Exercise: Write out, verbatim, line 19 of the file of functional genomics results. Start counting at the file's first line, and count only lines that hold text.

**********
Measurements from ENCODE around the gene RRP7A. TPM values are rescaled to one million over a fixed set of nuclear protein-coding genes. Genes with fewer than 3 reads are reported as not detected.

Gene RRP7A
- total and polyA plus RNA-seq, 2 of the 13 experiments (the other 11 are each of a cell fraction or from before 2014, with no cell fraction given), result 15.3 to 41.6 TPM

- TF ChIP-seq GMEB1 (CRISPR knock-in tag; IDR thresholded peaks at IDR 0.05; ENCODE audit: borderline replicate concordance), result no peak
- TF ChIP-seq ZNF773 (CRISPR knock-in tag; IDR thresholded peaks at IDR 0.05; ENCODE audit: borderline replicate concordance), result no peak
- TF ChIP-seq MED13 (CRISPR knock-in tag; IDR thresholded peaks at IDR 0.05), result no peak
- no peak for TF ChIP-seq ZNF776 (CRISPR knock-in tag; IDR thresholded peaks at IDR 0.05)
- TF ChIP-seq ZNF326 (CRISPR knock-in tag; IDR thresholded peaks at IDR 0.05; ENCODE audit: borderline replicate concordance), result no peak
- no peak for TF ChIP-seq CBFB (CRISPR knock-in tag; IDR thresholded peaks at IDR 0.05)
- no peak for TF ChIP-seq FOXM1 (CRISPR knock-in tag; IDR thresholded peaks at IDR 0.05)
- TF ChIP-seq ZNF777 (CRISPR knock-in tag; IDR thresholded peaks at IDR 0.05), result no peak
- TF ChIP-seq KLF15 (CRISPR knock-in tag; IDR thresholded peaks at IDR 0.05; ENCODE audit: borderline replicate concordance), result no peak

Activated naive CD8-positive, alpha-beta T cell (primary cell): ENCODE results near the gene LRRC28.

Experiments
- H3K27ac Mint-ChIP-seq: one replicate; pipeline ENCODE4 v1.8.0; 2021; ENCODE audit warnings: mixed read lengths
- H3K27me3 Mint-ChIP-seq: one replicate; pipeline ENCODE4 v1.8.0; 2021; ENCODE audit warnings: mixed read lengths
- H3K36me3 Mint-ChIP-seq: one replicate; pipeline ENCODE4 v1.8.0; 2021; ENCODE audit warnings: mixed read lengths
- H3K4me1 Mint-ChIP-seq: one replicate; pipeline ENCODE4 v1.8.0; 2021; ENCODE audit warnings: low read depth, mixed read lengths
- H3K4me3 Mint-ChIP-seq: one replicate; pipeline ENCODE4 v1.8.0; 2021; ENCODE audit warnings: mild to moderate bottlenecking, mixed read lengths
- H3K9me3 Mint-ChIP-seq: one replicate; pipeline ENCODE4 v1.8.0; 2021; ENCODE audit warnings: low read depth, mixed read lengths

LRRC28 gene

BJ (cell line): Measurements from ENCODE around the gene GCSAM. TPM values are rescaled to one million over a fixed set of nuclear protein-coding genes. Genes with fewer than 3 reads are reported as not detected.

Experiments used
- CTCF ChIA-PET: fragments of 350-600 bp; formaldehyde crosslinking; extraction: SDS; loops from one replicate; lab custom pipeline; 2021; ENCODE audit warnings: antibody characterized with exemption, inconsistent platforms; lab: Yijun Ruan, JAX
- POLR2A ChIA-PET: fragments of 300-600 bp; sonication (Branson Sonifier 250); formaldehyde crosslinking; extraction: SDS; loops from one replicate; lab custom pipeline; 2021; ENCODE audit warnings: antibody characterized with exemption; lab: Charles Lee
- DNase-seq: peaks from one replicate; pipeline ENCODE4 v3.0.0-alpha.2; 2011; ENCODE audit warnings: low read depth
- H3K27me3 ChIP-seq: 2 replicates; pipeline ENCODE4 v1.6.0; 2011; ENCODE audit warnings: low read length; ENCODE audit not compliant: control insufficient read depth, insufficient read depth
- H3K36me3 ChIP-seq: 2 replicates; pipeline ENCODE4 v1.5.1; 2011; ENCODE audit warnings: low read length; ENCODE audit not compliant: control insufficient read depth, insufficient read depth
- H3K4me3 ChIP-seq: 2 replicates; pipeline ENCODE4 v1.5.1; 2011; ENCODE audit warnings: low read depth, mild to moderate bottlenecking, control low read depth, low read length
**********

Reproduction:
- H3K4me3 Mint-ChIP-seq: one replicate; pipeline ENCODE4 v1.8.0; 2021; ENCODE audit warnings: mild to moderate bottlenecking, mixed read lengths